The Daily Item, Sunbury, PA

News

February 11, 2014

Accuweather: 4-8 inches of snow here on Thursday

STATE COLLEGE — Another winter storm set to bring heavy ice and snow to the interior South today and tomorrow is expected to deliver 4 to 8 inches of snow across the Central Susquehanna Valley late Wednesday night and throughout the day on Thursday, meteorologists at Accuweather report this morning.

A swath of heavy snow is projected to reach from portions of western and central Virginia, the West Virginia mountains and northern Maryland to southeastern and central Pennsylvania, northern New Jersey, southeastern New York and central New England, said Alex Sosnowski, an expert senior meteorologist at Accuweather.

This includes the I-81 corridor in Virginia, Maryland and part of Pennsylvania, as well as I-77 in North Carolina and Virginia, and I-88 in New York.

“The exact track of the storm after it finishes its run through the South will determine whether or not all snow falls on the I-95 corridor from Washington, D.C., to New York City and Boston,” said Accuweather’s Chief Meteorologist Elliot Abrams,

If the storm were to shift a bit farther to the east, the zone of heavy snow may center over the I-95 cities in the Northeast and coastal areas. If the storm were to hug the coast, a wintry mix or a change to rain would occur in these same areas due to a surge of warm air from the ocean.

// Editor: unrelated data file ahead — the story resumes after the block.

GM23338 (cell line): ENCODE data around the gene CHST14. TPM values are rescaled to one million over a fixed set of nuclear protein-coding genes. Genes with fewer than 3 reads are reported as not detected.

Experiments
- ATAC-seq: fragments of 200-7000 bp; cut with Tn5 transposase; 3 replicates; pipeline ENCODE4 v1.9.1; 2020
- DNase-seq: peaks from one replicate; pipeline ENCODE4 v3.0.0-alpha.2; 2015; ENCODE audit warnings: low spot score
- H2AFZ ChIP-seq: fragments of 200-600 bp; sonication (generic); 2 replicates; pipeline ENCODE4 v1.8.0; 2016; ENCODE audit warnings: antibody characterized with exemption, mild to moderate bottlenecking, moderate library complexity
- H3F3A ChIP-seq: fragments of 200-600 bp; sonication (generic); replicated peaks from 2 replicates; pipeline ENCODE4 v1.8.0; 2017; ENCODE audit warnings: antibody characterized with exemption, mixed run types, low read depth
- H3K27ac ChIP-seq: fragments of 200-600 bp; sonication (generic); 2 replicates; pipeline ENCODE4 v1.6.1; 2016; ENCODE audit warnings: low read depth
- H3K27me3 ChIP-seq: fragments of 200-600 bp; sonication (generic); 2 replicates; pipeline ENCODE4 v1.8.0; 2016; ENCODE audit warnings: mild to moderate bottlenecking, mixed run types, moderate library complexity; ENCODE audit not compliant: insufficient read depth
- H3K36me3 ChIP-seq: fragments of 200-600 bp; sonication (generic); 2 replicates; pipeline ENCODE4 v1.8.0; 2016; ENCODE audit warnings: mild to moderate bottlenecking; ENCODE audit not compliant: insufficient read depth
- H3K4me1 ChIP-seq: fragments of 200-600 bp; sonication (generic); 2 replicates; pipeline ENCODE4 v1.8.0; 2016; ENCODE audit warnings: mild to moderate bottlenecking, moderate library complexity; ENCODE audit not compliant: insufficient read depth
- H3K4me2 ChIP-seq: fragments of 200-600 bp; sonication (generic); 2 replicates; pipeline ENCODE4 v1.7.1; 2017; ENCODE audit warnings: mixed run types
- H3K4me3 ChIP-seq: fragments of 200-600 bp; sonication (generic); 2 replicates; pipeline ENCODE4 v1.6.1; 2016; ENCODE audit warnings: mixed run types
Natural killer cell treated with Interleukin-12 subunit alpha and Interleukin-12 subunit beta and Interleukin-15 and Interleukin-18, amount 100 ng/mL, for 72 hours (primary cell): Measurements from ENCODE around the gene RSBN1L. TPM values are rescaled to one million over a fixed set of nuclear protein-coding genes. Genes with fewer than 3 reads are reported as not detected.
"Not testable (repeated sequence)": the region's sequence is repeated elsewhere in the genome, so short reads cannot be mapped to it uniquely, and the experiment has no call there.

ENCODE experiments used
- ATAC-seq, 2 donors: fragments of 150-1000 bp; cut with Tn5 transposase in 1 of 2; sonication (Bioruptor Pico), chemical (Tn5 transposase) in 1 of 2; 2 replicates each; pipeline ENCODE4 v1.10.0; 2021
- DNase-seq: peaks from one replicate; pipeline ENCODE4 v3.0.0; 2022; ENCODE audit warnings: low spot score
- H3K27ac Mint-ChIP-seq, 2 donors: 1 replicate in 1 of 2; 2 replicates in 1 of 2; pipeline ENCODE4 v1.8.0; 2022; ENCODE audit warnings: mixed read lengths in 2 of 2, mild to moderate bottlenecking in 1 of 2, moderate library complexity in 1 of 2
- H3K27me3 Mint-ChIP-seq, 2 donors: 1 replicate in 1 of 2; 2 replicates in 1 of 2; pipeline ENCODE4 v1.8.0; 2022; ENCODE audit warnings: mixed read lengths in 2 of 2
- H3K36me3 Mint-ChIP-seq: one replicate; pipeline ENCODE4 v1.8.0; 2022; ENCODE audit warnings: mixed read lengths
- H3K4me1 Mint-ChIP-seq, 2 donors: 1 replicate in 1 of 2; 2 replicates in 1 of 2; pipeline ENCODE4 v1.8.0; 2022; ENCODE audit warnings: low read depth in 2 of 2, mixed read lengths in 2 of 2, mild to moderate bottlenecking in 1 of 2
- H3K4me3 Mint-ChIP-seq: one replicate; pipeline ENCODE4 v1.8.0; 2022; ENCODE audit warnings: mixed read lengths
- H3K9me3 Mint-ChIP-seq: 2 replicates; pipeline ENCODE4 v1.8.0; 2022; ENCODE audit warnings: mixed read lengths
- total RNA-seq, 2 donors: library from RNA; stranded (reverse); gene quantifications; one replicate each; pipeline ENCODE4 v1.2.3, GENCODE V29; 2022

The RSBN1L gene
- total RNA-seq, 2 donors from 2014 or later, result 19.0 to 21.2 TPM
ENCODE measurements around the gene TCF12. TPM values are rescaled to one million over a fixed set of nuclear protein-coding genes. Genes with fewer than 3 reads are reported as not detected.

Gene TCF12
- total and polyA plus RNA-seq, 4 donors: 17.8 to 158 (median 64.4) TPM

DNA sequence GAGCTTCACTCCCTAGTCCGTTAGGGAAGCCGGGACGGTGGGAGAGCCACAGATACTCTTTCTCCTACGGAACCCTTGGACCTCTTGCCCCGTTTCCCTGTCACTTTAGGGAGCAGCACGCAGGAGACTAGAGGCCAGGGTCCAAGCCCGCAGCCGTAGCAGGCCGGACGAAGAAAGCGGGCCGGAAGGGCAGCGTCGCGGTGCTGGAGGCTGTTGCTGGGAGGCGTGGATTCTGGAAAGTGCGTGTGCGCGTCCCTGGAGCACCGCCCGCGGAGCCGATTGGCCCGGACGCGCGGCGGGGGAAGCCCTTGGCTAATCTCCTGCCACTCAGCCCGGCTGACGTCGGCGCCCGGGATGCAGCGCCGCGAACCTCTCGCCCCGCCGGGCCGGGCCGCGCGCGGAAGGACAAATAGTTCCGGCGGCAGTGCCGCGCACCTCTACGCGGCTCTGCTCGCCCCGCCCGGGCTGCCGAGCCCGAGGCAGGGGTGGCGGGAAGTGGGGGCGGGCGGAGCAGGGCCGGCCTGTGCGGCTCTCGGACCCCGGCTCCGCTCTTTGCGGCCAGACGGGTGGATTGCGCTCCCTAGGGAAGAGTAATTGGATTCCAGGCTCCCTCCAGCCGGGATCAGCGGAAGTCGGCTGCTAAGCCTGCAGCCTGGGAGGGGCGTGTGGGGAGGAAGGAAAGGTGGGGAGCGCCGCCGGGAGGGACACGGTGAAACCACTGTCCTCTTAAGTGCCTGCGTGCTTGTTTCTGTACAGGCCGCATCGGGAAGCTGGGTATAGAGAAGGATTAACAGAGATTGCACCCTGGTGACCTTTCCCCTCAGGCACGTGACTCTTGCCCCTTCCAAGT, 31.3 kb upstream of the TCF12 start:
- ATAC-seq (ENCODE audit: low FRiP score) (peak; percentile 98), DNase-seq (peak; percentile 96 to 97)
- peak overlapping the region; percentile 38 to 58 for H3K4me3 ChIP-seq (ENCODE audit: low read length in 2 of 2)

Even though the storm will move much faster through the Northeast, when compared to the South, it has the potential to bring a foot of snow in a swath north and west of the track of the center of the system. This is most likely in the northern and western suburbs of the I-95 cities in the mid-Atlantic and New England.

The storm could track in such a way that part of the I-95 corridor experiences a change from snow to rain, but temperatures could still remain near freezing. Such a scenario could result in a buildup of ice on top of the snow from the first part of the storm.

Inland of the coast, the storm will garner enough wind to cause blowing and drifting snow at the height of the storm, where the precipitation remains all snow.

In any scenario, it appears the storm is now much less likely to swing well offshore. As a result, the storm is not likely spare coastal areas, I-95 cities and their northern and western suburbs from heavy precipitation.

1
Text Only
News
The Daily Marquee
Poll

How do you eat your chocolate Easter bunny?

Feet first
Tail first
Ears first
     View Results
Photo Galleries
The Valley

Parade
Magazine

Click HERE to read all your Parade favorites including Hollywood Wire, Celebrity interviews and photo galleries, Food recipes and cooking tips, Games and lots more.